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Coaching E-Zine - Cornering - Achieving Flow by Kieron Selley

03/09/2014
By:  Kieron Selley
Date:  03rd September 2014


Cornering - Achieving Flow

Think about all the trails you have ridden and ask yourself which ‘section’ you enjoyed most? I am quite confident that for most of you your answer will include a section which has a sequence(s) of beautifully sculpted corners. The corners in question may be flat, bermed, off-camber or switchbacks but together they provided you the opportunity to demonstrate your ability to ‘flow’ down the trail gaining more and more speed as your technique improves. Imagine if all trails were designed straight! A trail with ‘sweet’ corners separates fun trails from boring ones.

Cornering is a technique which, as we improve, allows us to master the flow of any trail. The skill is simply putting the techniques together at the correct time to help us achieve the edge over our competitors, friends or move up the Strava table!! It is the most basic of skill which really demonstrates a rider and bike working in unison and is often the difference between a good rider and a so-so rider.

The start of one of my favourite sections of trail at Ballyhoura! Post 23

A collection of books could be written on the techniques of ‘cornering’ but in this short article it is my aim to highlight the key aspects of the techniques which I feel must be mastered by all riders to allow them to achieve the much dreamt of ‘flow’. I will focus upon flat corners as it is felt that mastering this technique sets the rider up to develop their technique for the other ‘types’ of corners.

In all my sessions I split techniques into ‘chunks’ which allows me to really breakdown the technique and for cornering I always look at them in three different areas:

         1. Corner Set Up
         
2. Execute the Corner   
         3
. The Exit.




Corner Set Up

The most important technique of cornering is having the ability to look ahead as this provides your mind with the detail it needs to allow your body to assume the correct position for the corner in question. Your vision should be as far down the trail as possible. As you look ahead you can identify the line which you are going to use and therefore the speed at which you are going to enter the turn, the ability to determine the required speed comes with trial, error and experience . The aim of line selection is to ‘flatten’ the corner to allow the rider to maintain speed; for most corners and novice/intermediate riders this will undoubtedly be a wide entry, middle apex and a wide exit. The two pictures highlight the difference between the ‘normal ridden line’ and ‘the line with least resistance’. It is obvious that adopting a wide, middle and wide line helps flatten the corner which allows the rider to carry more speed through corners and therefore be on the way to ‘flowing’ through the corner. It is accepted that these pictures do not consider what is prior to and after the corners shown.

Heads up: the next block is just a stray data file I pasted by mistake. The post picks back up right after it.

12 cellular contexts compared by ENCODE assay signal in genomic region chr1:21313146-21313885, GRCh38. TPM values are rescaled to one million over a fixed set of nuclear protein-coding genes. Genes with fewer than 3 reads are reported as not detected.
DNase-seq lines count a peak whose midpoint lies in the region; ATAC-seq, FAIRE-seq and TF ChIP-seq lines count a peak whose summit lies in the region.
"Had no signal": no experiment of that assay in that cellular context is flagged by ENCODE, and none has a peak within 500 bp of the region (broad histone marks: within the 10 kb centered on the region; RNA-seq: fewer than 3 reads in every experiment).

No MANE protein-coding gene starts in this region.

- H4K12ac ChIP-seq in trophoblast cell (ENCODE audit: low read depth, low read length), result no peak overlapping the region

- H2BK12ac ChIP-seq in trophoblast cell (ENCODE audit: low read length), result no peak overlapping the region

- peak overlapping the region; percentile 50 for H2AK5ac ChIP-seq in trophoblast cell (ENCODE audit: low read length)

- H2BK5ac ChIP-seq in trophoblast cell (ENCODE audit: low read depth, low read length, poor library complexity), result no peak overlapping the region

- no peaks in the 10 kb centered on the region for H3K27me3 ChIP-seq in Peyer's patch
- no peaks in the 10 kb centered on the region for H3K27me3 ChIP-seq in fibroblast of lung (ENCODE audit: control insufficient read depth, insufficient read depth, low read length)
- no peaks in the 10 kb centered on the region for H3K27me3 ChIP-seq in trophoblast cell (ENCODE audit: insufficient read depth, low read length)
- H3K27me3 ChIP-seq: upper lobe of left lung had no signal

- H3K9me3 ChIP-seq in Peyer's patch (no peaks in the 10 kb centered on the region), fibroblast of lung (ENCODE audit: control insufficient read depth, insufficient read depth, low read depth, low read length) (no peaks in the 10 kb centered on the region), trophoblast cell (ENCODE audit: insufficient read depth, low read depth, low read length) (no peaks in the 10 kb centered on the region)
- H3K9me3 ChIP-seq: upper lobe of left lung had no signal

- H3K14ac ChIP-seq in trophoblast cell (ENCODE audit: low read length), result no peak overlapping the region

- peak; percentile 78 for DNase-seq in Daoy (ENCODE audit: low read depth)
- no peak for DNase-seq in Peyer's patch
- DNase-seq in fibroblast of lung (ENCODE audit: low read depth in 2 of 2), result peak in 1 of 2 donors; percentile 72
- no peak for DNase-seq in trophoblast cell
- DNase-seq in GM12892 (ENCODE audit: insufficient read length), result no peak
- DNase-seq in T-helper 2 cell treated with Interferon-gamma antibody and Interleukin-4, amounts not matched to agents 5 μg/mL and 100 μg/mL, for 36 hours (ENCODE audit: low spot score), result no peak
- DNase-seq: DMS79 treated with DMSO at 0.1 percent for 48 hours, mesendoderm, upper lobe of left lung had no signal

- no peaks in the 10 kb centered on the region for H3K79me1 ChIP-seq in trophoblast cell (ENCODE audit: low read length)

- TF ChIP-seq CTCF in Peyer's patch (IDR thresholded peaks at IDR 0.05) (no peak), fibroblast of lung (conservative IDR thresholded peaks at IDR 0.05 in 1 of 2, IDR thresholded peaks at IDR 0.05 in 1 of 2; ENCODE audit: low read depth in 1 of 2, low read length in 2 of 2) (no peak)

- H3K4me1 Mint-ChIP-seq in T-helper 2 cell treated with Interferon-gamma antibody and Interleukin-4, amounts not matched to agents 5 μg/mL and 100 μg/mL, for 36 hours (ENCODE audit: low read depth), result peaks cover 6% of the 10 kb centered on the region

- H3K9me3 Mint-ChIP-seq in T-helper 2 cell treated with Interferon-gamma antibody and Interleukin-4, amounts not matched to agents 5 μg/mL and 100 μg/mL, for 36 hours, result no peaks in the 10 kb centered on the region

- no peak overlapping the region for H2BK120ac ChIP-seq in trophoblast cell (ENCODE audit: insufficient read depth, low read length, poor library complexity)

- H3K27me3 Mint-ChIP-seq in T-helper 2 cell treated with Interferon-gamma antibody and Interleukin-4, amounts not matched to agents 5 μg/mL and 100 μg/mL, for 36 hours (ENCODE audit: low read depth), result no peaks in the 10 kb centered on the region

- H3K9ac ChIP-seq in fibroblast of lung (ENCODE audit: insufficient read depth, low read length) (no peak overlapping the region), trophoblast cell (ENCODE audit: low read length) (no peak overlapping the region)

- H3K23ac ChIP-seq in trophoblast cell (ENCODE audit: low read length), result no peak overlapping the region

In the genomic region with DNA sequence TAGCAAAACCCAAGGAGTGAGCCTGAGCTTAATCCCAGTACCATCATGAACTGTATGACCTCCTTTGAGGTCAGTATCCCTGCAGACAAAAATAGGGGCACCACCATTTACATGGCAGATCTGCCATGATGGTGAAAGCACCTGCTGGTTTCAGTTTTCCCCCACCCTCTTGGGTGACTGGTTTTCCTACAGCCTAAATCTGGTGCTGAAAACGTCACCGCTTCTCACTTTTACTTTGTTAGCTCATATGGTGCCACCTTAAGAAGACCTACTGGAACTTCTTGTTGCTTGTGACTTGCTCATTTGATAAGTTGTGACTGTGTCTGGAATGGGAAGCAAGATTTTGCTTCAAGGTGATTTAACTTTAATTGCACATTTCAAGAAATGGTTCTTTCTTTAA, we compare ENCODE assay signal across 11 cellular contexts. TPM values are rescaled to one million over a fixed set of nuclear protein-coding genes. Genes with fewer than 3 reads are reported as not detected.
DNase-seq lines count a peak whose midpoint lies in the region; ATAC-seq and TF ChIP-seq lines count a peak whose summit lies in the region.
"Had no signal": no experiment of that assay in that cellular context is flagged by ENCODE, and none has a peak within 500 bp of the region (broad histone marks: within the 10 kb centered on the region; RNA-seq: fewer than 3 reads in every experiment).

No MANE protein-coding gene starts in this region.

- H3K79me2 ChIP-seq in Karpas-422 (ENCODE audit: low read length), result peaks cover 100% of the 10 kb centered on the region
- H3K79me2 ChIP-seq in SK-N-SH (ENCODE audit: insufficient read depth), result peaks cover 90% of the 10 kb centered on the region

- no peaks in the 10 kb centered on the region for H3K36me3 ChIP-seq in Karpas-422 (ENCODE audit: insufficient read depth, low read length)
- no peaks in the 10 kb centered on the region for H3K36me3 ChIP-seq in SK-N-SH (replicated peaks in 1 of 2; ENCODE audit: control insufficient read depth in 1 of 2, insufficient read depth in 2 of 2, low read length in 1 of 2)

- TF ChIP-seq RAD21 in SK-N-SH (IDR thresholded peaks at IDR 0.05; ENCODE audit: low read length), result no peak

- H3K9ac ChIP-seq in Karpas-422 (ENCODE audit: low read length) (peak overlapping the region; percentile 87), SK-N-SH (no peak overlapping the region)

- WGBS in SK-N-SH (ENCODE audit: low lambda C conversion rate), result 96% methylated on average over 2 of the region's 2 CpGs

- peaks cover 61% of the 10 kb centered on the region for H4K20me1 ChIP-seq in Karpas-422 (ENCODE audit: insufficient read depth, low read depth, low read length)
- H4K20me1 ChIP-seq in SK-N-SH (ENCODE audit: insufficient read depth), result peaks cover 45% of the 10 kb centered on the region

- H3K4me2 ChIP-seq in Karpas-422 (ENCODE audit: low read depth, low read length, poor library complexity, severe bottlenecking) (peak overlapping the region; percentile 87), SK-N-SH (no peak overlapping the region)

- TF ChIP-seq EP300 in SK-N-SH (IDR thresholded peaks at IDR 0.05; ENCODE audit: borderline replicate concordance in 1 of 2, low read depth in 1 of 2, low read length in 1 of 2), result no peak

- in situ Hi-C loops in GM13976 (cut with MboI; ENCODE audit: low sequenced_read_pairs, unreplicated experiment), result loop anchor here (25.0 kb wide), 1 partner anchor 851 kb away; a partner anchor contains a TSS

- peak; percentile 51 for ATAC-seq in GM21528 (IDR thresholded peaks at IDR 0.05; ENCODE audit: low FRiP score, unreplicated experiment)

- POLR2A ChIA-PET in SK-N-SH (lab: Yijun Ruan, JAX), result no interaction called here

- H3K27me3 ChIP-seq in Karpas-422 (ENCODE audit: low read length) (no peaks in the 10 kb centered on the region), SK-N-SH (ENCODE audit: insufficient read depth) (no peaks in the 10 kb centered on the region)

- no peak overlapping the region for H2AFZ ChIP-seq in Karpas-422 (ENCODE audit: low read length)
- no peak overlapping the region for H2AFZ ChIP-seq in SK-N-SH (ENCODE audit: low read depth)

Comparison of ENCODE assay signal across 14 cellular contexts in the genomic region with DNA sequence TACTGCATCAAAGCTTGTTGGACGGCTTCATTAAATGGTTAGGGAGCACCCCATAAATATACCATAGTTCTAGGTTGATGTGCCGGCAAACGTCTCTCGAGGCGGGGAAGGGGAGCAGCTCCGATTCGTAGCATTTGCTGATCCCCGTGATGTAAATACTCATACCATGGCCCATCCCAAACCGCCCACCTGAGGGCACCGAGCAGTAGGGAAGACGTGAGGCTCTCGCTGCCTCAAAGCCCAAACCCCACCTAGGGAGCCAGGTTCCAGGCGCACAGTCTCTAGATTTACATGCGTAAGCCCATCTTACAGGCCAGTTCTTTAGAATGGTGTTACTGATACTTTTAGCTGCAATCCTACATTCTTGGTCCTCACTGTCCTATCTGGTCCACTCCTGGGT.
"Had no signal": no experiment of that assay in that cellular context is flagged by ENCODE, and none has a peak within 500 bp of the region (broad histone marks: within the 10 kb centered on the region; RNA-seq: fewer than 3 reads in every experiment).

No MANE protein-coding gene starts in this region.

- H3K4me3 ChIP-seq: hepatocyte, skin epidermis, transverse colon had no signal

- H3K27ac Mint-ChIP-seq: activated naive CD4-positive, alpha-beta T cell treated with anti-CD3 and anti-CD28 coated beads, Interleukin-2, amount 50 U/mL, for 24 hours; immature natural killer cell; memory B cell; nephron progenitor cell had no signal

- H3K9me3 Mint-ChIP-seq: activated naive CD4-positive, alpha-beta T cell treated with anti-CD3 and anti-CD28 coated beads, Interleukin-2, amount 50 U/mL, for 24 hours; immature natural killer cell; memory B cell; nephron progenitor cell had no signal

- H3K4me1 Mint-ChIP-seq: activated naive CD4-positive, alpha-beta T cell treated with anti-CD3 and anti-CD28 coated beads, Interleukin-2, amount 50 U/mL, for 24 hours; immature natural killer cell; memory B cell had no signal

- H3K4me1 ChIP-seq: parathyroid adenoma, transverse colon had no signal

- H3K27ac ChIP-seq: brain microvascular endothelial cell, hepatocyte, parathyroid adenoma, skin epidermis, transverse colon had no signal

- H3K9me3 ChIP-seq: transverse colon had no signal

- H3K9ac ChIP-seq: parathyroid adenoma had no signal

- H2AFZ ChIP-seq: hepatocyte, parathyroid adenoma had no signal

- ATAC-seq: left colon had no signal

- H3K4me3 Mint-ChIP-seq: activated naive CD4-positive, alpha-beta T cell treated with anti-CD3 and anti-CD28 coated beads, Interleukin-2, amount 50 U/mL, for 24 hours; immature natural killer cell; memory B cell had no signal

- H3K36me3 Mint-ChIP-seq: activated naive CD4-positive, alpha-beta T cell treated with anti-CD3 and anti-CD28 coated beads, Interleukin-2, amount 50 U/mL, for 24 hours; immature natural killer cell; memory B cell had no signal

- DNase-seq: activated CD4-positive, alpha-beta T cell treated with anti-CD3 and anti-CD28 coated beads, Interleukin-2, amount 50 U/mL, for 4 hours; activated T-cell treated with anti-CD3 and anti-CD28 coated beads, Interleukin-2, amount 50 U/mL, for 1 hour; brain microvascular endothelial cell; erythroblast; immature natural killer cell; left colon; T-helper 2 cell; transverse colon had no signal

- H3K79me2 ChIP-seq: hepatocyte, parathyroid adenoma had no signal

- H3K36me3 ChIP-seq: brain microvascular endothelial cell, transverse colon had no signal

It is often stated that entering the corner at a slower (or more controlled) speed allows you to exit at a higher speed. I couldn’t agree more! Get your speed right by scrubbing before you enter the corner and you will stick to your chosen line without being pushed wide by the laws of physics. You will also be able to ride the corner without touching the brakes!

Coaching this aspect of cornering can be done simply by selecting a corner on the trail or setting out a corner using sports cones, ropes or any other suitable resource. As riders ride the corner they will begin to ‘feel’ their bike handling the different lines and speeds. Riders should be encouraged to experiment with line and speed and you can progressively ‘tighten’ the corners used and add in more corners to develop a series. The common faults include entering too fast, looking down and applying the brakes in the corner.